Tastic RFID Thief PBC - 3 Feet of Range


#1

First post here, so bear with me if I ramble on. I tried to search using the terms “PBC,” “Tastic,” and “Theft,” but was unable to find a forum post relevant to my concern.

While viewing some RFID hacking videos, only intended to learn what people could use against my future implants (ordered both the XNT and XEM), I found one that I’ve seen recently in the news:

Can anyone elaborate on this reading the XNT or XEM from 3 feet away? I know that it would be centimeters if I’m using my phone or Samsung NFC door lock, but what about that PBC? Someone pulling my unique ID (if that’s all I have on it at the time) which I use for a bedroom door lock or a car lock does not worry me as much as if I had links and other info on my implants. Unless they are a stalker, they would not know my car or that my door uses NFC/RFID and that I did not re-Write a new unique ID.


#2

My first thought is no one cares about your implants to go through this trouble. lol.

But your questions are valid. Range with a phone on an xNT is 1-1.5cm at best (with proper positioning and orientation). The antenna in the reader and the card both have similar designs which allow them to couple well. Tags have cylindrical antennas which don’t couple great to flat antennas. While there may be an increase in read range of glass tube tags as compared to phones, I wouldn’t imagine it to be very much. But that’s just an semi-educated guess.

Who wants to buy one and try it out? Amazon will let you return it. :slight_smile:


#3

The other thing I was thinking about, from watching more videos of white hats playing around with RFID readers on the streets is the legality of them essentially skimming for fun. Coming from the Finance world and using the term Insider Trading, Insider Trading is only punishable if it causes someone to take action from the information you provided.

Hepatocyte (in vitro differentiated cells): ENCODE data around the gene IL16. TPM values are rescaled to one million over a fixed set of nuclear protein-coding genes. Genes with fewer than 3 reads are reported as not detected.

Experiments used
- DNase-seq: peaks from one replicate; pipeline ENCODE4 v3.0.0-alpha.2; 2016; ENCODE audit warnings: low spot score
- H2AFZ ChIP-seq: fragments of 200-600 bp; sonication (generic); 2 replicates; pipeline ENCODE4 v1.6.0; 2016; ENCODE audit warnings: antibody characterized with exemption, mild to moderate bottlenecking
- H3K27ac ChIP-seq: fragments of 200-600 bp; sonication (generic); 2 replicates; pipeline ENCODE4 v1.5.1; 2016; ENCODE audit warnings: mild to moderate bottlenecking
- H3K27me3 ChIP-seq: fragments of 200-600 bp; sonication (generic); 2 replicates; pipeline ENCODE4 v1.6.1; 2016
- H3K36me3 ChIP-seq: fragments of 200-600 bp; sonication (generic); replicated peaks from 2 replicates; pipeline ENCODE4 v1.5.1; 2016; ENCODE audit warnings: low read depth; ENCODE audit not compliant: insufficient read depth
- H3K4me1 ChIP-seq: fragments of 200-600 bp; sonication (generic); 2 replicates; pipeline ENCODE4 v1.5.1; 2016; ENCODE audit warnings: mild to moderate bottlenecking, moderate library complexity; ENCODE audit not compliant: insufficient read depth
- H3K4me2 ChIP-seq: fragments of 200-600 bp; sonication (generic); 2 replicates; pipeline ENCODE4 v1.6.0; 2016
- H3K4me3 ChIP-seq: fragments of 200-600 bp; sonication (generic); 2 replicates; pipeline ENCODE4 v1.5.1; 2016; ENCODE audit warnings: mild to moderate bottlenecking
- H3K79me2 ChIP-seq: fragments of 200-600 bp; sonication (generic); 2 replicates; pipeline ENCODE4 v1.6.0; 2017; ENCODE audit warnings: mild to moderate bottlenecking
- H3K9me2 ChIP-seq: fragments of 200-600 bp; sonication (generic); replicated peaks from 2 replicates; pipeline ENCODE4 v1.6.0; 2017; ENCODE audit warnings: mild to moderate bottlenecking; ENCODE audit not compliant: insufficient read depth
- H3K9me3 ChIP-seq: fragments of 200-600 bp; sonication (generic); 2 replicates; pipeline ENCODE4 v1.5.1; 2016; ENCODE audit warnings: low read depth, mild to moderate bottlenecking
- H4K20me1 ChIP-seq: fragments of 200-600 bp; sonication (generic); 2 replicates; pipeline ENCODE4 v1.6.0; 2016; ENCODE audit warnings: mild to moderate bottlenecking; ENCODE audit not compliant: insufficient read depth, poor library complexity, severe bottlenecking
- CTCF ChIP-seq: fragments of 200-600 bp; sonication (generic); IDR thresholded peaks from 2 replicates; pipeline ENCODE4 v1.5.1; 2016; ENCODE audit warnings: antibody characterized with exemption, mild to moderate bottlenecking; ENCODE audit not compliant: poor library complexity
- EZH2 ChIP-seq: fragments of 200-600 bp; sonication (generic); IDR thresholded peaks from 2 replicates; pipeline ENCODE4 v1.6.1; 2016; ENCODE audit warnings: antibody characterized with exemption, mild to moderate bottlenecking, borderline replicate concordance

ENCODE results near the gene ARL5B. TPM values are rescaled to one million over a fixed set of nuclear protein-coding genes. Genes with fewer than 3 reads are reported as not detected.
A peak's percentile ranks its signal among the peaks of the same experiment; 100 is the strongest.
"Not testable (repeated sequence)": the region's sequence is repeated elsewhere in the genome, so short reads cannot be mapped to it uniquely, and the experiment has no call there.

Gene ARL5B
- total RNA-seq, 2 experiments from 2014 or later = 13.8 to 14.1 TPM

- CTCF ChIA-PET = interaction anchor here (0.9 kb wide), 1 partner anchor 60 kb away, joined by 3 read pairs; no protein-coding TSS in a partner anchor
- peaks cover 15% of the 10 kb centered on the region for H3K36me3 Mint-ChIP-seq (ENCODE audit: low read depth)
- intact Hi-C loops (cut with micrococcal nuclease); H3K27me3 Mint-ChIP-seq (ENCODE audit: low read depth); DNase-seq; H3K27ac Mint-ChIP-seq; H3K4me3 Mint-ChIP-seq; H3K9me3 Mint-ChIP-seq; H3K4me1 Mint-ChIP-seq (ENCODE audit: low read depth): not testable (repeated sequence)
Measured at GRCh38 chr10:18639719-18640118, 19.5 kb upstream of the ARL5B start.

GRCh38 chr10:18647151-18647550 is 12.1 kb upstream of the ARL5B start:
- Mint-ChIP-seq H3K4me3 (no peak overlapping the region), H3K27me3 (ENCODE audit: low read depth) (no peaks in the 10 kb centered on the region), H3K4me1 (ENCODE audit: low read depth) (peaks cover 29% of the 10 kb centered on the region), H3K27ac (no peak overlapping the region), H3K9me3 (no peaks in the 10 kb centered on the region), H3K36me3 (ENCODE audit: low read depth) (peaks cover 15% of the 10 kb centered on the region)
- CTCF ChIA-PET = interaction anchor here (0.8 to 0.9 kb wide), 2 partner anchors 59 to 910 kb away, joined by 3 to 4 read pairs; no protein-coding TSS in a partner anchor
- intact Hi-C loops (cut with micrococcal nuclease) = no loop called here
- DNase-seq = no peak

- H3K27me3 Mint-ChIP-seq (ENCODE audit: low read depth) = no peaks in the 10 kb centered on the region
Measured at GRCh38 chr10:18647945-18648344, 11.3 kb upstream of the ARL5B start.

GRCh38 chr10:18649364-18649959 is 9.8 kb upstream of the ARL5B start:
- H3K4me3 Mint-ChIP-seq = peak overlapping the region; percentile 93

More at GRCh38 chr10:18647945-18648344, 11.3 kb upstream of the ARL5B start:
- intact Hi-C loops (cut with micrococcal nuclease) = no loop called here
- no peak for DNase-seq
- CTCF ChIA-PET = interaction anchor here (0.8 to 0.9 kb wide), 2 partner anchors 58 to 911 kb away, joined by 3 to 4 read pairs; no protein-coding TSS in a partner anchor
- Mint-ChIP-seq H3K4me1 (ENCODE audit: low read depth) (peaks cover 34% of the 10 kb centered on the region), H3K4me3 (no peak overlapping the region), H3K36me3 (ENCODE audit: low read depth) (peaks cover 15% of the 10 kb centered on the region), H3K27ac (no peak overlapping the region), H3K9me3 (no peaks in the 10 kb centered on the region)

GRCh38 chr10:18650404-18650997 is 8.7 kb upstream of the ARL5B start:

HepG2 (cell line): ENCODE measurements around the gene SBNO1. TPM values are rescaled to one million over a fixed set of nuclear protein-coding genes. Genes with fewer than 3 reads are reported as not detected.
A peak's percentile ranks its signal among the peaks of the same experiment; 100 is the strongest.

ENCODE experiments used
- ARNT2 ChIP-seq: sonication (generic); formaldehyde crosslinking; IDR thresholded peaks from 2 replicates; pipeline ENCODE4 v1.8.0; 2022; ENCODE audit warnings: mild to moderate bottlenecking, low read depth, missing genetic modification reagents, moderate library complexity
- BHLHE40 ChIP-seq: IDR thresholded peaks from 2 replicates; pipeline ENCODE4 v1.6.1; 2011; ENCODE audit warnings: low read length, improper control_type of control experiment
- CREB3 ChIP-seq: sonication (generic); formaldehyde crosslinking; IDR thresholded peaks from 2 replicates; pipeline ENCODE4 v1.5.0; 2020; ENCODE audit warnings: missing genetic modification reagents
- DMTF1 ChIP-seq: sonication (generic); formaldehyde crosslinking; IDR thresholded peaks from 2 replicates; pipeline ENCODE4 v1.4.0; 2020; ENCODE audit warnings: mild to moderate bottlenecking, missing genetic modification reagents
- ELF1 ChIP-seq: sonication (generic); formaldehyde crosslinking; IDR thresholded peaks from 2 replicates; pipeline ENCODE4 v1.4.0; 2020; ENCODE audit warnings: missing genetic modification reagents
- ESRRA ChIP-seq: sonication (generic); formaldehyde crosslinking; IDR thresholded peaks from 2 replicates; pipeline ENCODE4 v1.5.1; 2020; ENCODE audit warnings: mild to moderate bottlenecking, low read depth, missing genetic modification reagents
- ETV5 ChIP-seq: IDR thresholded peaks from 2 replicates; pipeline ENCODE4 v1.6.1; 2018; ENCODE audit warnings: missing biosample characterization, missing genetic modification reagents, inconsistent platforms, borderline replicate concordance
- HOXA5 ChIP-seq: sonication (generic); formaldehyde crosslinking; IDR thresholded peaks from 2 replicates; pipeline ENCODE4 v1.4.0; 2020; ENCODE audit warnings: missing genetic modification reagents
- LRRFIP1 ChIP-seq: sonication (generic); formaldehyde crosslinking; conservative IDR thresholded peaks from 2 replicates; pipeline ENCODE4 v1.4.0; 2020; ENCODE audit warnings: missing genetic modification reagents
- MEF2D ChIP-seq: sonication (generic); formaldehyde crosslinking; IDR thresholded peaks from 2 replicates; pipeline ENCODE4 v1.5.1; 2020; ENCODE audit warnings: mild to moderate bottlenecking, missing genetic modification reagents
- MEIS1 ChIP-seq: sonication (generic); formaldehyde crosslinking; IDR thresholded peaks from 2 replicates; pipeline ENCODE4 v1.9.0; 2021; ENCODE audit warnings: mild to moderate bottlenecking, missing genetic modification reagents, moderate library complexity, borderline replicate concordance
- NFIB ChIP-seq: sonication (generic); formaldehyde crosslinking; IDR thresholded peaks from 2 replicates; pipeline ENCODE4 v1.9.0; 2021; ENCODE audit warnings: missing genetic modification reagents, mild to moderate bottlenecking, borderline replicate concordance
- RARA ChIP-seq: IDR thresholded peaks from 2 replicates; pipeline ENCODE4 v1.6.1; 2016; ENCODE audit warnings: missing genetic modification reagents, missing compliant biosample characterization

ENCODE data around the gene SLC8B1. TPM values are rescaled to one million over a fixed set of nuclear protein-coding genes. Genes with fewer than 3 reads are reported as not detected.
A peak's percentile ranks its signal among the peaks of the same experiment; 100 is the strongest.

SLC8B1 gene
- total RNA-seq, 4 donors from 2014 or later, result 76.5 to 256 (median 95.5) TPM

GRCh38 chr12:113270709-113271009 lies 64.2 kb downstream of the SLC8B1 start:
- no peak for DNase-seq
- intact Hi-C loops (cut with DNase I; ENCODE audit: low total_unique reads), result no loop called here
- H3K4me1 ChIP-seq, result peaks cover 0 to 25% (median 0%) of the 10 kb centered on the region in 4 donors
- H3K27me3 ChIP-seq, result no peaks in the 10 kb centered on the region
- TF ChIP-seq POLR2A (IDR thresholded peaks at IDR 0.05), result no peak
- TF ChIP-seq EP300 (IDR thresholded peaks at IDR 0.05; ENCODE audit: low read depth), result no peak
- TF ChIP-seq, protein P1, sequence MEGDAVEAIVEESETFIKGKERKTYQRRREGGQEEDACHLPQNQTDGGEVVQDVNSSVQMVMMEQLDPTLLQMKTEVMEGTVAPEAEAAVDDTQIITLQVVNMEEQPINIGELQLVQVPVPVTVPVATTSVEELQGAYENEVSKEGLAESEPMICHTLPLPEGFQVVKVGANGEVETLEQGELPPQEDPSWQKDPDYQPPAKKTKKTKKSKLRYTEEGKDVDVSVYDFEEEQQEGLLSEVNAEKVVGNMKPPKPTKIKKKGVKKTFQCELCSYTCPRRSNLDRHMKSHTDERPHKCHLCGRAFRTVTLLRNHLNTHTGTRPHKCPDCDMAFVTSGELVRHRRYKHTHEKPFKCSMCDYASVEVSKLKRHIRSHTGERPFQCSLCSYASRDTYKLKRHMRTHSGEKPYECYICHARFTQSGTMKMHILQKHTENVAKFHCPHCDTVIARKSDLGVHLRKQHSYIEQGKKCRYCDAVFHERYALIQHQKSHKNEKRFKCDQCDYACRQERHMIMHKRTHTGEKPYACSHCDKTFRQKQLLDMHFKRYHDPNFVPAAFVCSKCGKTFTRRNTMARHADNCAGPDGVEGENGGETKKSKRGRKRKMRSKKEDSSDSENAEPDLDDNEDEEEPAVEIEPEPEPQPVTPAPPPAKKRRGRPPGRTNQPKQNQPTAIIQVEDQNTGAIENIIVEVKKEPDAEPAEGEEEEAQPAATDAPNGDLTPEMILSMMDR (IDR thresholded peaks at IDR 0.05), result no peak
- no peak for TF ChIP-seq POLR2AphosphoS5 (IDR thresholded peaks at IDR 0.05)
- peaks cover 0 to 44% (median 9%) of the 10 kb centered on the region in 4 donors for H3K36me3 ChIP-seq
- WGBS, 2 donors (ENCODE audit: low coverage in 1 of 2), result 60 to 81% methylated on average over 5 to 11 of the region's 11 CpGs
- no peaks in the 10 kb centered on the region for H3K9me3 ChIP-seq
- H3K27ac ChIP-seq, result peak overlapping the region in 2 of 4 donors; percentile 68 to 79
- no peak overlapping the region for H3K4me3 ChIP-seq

So if I was to rig up a long-range RFID reader and walk around the city and coffee shops to see what information is being picked up daily by people using these, but I don’t do anything except delete the logs after, is it still an illegal activity?


#4

I’ve used an ultra long range high power reader like this to read my 3mm EM4102 from 2005 at about 12" max… which is pretty impressive… but a 2mm tag will have even less range (http://amal.net/?p=272) … i will dig it out one day and test it.

When dealing with 13.56MHz high frequency tags, it’s even harder to get that kind of range due to skin effects, noise, and other issues.

In short, the best answer to concerns over implant security will be addressed by a line of cryptobionic products being released by VivoKey Technologies.


#5

Thank you for the reply and information Amal, much appreciated. I had ordered both the XNT and XEM implants today, and I’m not worried about what I’ll be storing on those since I’m just going to be using them for some fun use cases, not storing any bitcoin private keys or anything.

I’ll keep my eye on the VivoKey Technologies stuff.

While you’re here, what is MClear doing with their forthcoming payments NFC Ring that NFC implants may eventually be able to do? Are they going to be their own debit card processor or merely a relay (third party) of the Unique ID and payment information when Tap To Pay is used?


#6

McLear and co are good friends :slight_smile: We’ve had the technology to talk to payment terminals for some time now… the problem is policy and partnership arrangements. With almost anything you want to do at scale, people are always a bigger hurdle than technology.